“Any suggestion that the city council’s January action was orchestrated by or to obstruct former Mayor Herenton’s then unknown political aspiration is purely fictitious.” -- Berlin Boyd

No conspiracy! That was the bottom line of Memphis City Council Chairman Berlin Boyd’s media conference called on Friday in regard to a Nov. 6 ballot error that blocks former Mayor Dr. Willie W. Herenton from running for mayor in 2019.

Herenton and others have suggested there was a conspiracy and perhaps fraud.

The controversy surrounds a proposed ordinance that would extend the number of consecutive terms a mayor or council member can serve from two to three. The language of the proposed ordinance, passed by the City Council in January, stipulated that it was to apply to officials who took office after Dec. 31, 2011, Boyd said.

That would not have applied to Herenton, who announced his 2019 mayoral intentions in April 2018 and served four terms from 1992 to 2009.

Boyd said the Dec. 31, 2011 date was omitted from the proposed ordinance by mistake after he signed it.

“Any suggestion that the city council’s January action was orchestrated by or to obstruct former Mayor Herenton’s then unknown political aspiration is purely fictitious,” Boyd said. “I personally discussed this matter with Dr. Herenton yesterday and appreciated the opportunity to explain the situation was unintentional.

“Although the language with the date was omitted from the cover sheet of the ordinance when transmitted to the Shelby County Election Commission, the subsequent pages of the transmission included the language clarifying that the ordinance applied to office holders from 2012 onward,” Boyd said.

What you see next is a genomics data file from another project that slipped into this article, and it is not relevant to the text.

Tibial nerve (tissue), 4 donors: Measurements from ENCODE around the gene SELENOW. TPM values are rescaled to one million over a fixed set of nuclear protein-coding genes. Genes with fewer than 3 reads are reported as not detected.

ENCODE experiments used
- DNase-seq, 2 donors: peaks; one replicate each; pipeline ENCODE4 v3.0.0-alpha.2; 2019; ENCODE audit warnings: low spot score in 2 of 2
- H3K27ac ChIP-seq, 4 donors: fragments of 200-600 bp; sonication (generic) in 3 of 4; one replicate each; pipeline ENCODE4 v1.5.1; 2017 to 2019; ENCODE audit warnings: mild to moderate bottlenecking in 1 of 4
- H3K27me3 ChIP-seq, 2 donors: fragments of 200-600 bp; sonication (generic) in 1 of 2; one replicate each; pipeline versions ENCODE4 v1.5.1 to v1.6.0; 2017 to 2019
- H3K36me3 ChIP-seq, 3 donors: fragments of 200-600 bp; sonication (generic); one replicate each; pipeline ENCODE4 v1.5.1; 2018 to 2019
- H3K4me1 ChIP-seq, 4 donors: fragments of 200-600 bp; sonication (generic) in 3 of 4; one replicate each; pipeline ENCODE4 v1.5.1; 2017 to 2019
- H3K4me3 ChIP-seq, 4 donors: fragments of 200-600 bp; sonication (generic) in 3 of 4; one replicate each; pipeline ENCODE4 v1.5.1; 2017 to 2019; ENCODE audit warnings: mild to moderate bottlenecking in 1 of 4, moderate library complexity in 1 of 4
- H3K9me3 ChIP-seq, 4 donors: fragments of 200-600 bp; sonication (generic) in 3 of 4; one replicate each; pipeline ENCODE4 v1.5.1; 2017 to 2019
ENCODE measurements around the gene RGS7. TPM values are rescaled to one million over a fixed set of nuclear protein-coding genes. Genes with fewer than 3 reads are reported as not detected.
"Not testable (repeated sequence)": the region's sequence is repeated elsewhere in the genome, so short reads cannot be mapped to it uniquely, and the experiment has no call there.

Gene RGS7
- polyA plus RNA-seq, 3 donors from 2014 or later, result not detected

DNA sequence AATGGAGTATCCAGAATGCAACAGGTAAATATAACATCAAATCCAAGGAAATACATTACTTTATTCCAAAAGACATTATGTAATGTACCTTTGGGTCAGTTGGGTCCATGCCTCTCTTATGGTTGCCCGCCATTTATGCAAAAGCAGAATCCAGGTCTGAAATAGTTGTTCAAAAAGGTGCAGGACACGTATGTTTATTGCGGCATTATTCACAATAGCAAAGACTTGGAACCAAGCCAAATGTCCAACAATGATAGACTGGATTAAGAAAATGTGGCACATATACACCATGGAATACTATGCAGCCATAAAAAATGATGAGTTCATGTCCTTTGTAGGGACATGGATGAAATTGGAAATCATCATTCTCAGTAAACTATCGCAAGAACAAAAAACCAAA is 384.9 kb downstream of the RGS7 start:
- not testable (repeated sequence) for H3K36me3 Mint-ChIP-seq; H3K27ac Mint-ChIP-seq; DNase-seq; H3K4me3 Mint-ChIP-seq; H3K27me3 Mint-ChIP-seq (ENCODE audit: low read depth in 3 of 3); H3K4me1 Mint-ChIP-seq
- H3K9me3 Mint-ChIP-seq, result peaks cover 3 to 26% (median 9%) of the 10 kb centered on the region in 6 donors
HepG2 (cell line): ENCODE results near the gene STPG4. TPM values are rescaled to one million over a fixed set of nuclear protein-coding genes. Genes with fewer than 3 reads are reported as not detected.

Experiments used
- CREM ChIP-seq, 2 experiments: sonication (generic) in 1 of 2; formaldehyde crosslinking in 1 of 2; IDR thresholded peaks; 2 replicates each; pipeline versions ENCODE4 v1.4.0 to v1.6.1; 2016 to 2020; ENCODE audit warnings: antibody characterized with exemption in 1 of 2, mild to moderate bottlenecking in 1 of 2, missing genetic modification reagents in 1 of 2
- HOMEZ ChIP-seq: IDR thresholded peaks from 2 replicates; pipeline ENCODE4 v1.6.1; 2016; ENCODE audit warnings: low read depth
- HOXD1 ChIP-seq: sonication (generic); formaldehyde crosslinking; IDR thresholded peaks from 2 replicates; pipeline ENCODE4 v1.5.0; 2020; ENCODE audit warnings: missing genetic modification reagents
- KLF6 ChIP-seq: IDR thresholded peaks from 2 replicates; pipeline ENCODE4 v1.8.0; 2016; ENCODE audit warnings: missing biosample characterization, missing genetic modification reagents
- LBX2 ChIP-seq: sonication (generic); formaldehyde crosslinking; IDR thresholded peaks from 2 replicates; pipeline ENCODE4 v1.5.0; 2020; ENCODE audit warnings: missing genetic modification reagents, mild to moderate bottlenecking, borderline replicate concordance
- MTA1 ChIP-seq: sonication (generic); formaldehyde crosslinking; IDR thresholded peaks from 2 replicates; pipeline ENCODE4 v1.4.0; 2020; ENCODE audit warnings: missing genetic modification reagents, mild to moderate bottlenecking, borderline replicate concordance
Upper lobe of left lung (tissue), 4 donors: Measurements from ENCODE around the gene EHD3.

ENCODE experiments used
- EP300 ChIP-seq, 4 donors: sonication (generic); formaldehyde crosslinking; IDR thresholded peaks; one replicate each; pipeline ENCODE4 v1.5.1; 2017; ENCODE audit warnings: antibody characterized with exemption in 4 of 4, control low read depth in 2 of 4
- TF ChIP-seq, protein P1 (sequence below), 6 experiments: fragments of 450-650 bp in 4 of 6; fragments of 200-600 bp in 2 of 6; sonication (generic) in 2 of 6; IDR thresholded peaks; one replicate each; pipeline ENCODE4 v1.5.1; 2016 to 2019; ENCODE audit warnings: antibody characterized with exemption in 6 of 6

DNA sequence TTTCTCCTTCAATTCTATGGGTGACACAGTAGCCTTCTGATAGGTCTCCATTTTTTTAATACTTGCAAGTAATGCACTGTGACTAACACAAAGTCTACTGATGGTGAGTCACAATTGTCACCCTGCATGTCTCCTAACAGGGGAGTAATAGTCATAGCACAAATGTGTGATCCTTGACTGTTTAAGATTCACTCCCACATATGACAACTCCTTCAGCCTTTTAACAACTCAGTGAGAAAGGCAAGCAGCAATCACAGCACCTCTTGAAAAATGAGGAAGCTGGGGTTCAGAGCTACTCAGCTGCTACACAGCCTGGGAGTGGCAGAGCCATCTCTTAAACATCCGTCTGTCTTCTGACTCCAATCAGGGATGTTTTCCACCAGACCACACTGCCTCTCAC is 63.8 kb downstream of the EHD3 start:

“There is no hidden conspiracy. …As I said to him directly, there was no attempt to block him or any other potential candidate from seeking any office. I assured him and I am sure he understands that by now.”

City Council attorney Allan Wade earlier this week said he made the mistake while drafting the proposed ordinance.

Wade said he met with Herenton and explained that if the ordinance passes there is a remedy through the courts. According to Wade, if Herenton files a petition in court seeking to be exempted from the ordinance (if it passes), he (Wade) would not oppose it.

Herenton has said he is skeptical of the fact that public officials with long experience drafting legislation could make such a mistake.

Boyd called the media conference after he had appeared on “The Thaddeus Matthews Show” and word began to spread that he had said someone had fraudulently changed the language in the proposed ordinance. Herenton’s attorney, Robert Spence, was among those who had the statements attributed to Boyd.

Spence told The New Tri-State Defender that he has formed an organization called The Committee Against Referendum Ordinance #5676 so that Herenton can have legal standing, if he has to fight the referendum in court.

Spence said the committee will also be working to defeat the referendum at the polls.

Boyd said he never told Matthews that someone had committed a fraud on him. Matthews had not returned telephone calls by TSD press time.